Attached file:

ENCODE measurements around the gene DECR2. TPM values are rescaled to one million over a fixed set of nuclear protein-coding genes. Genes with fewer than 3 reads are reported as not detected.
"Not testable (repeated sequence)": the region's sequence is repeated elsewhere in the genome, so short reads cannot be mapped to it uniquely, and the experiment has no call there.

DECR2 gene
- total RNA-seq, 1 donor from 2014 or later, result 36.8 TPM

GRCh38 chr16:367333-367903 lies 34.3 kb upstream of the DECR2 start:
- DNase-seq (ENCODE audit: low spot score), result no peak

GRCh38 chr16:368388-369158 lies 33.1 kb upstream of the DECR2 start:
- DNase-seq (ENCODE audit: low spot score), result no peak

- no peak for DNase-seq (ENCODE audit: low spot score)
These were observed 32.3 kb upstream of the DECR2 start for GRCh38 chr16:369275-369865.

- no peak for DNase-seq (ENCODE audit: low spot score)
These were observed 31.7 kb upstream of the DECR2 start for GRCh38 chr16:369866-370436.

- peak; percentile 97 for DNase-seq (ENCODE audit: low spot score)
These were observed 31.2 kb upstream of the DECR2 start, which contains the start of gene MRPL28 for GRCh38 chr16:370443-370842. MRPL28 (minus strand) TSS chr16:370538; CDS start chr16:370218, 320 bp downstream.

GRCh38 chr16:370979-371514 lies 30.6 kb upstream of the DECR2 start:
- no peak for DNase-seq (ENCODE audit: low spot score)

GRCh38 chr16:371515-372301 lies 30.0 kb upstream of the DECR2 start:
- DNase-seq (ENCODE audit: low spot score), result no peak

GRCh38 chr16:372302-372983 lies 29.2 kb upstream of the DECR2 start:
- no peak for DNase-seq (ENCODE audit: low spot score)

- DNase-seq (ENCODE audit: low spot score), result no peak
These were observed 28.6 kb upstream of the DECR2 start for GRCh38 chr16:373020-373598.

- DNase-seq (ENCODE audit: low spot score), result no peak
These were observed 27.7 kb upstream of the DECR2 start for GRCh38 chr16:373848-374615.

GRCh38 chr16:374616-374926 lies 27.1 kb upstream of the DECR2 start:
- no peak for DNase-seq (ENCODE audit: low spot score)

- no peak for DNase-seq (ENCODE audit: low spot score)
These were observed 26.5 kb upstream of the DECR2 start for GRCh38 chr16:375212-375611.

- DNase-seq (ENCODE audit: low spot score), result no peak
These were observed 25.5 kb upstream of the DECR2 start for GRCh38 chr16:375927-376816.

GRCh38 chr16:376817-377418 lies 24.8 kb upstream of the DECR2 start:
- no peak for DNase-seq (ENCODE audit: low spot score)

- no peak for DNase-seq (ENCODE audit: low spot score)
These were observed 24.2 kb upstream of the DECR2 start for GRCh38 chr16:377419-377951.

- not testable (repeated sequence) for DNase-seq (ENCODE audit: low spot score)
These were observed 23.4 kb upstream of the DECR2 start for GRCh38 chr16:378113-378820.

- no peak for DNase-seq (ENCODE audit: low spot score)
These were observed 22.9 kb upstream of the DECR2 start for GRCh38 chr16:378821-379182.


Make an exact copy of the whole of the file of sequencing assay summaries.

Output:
ENCODE measurements around the gene DECR2. TPM values are rescaled to one million over a fixed set of nuclear protein-coding genes. Genes with fewer than 3 reads are reported as not detected.
"Not testable (repeated sequence)": the region's sequence is repeated elsewhere in the genome, so short reads cannot be mapped to it uniquely, and the experiment has no call there.

DECR2 gene
- total RNA-seq, 1 donor from 2014 or later, result 36.8 TPM

GRCh38 chr16:367333-367903 lies 34.3 kb upstream of the DECR2 start:
- DNase-seq (ENCODE audit: low spot score), result no peak

GRCh38 chr16:368388-369158 lies 33.1 kb upstream of the DECR2 start:
- DNase-seq (ENCODE audit: low spot score), result no peak

- no peak for DNase-seq (ENCODE audit: low spot score)
These were observed 32.3 kb upstream of the DECR2 start for GRCh38 chr16:369275-369865.

- no peak for DNase-seq (ENCODE audit: low spot score)
These were observed 31.7 kb upstream of the DECR2 start for GRCh38 chr16:369866-370436.

- peak; percentile 97 for DNase-seq (ENCODE audit: low spot score)
These were observed 31.2 kb upstream of the DECR2 start, which contains the start of gene MRPL28 for GRCh38 chr16:370443-370842. MRPL28 (minus strand) TSS chr16:370538; CDS start chr16:370218, 320 bp downstream.

GRCh38 chr16:370979-371514 lies 30.6 kb upstream of the DECR2 start:
- no peak for DNase-seq (ENCODE audit: low spot score)

GRCh38 chr16:371515-372301 lies 30.0 kb upstream of the DECR2 start:
- DNase-seq (ENCODE audit: low spot score), result no peak

GRCh38 chr16:372302-372983 lies 29.2 kb upstream of the DECR2 start:
- no peak for DNase-seq (ENCODE audit: low spot score)

- DNase-seq (ENCODE audit: low spot score), result no peak
These were observed 28.6 kb upstream of the DECR2 start for GRCh38 chr16:373020-373598.

- DNase-seq (ENCODE audit: low spot score), result no peak
These were observed 27.7 kb upstream of the DECR2 start for GRCh38 chr16:373848-374615.

GRCh38 chr16:374616-374926 lies 27.1 kb upstream of the DECR2 start:
- no peak for DNase-seq (ENCODE audit: low spot score)

- no peak for DNase-seq (ENCODE audit: low spot score)
These were observed 26.5 kb upstream of the DECR2 start for GRCh38 chr16:375212-375611.

- DNase-seq (ENCODE audit: low spot score), result no peak
These were observed 25.5 kb upstream of the DECR2 start for GRCh38 chr16:375927-376816.

GRCh38 chr16:376817-377418 lies 24.8 kb upstream of the DECR2 start:
- no peak for DNase-seq (ENCODE audit: low spot score)

- no peak for DNase-seq (ENCODE audit: low spot score)
These were observed 24.2 kb upstream of the DECR2 start for GRCh38 chr16:377419-377951.

- not testable (repeated sequence) for DNase-seq (ENCODE audit: low spot score)
These were observed 23.4 kb upstream of the DECR2 start for GRCh38 chr16:378113-378820.

- no peak for DNase-seq (ENCODE audit: low spot score)
These were observed 22.9 kb upstream of the DECR2 start for GRCh38 chr16:378821-379182.